My wife ordered the Burrata, squash blossom, and tomato pizza and
inhaled daintily nibbled at it as soon as it was set down in front of her. I had to move fast to get a picture of it (and by “move fast” I mean “think of an excuse as to why my food photography sucks”).
A terrible picture. I know.
It looked a mess – with green and gold squash blossoms scattered about the crust, dollops of oozing burrata cheese, and a finishing splash of olive oil – but it was a planned and organized assault on the senses, simple ingredients combining to make an understated, yet spectacular, dish.
As subtle as my wife’s pizza was, the pizza I chose was on the opposite end of the Mozza pizza spectrum. The white anchovy, tomato, and hot chiles pizza was a doughy palette of big and bold flavors. Compared to other pies at Mozza, this pizza was especially saucy, featuring white anchovy fillets rolled neatly into ringlets and strategically placed on each slice. The pizza is then finished with a sprinkling of chili oil and red pepper flakes. Spicy, that!
The anchovies were especially remarkable as they were nothing like the salty and oily variety found in tin cans. Rather, these anchovies were bright and citrusy, having been marinated in Meyer lemon juice. I unfurled these juicy fillets and spread them out across the crust in order to get as much anchovy in every bite of my spicy pizza.
Up until this point, we hadn’t ordered any wine simply because we weren’t in the mood. But after devouring my first slice of zesty pizza, I was definitely hankering for something other than water. Our waitress suggested that I try the Lambrusco. I had no idea what the hell Lambrusco was, but I nodded my head and hoped for the best.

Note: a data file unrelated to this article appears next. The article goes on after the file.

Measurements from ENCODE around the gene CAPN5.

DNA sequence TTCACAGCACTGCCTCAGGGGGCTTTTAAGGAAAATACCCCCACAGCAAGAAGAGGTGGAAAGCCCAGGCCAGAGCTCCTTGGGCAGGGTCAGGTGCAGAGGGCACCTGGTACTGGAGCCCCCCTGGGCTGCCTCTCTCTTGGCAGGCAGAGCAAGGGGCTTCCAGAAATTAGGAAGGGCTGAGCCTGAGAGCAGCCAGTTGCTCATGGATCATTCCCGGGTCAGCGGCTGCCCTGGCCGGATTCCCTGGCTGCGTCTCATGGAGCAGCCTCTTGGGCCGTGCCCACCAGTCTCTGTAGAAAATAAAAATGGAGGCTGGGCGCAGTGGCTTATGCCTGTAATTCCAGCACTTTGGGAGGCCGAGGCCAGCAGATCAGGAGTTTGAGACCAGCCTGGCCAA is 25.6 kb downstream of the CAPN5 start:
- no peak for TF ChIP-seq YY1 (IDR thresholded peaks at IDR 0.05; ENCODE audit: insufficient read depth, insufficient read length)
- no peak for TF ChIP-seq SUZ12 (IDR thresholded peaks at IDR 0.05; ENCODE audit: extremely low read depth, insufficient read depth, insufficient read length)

A few moments later, our waitress brought me a glass of the Lambrusco. Lambrusco is a red wine. Lambrusco is slightly sweet. Lambrusco is served cold. Lambrusco is fizzy. I heart Lambrusco.
I don’t know how I’ve lived this long without Lambrusco. I am smitten. And it was the perfect accompaniment to my meal as it cut through the tangy tomatoes and the lemon-tinged anchovies adorning my pie. It was perhaps the greatest pairing since Beyonce and Shakira. And that’s big in my book. Excuse me while I update my list of the greatest dynamic duos of all time:
- Beyonce and Shakira
- Lambrusco and White Anchovy, tomato, and hot chiles pizza
- Magic and Kareem
- Mariah Carey and the O.D.B.
Now you know.
After our plates were cleaned of every last molecule of pizza, we ended our lunch with the Butterscotch Budino served with rosemary and pine nut cookies. Neither of us were too thrilled with the cookies, they were more a garnish than anything else. The budino, though, was delectable – a sweet custard topped with caramel sauce, a cloud of whipped cream and crème fraiche, and a pinch of sea salt.
There’s a reason why this isn’t just labeled “butterscotch pudding”: it’s a gajillion F-ing times better than pudding! It was rich, and decadent, and the unexpected sprinkling of salt somehow, someway, made sense of everything – even a 50-mile drive through Southern California.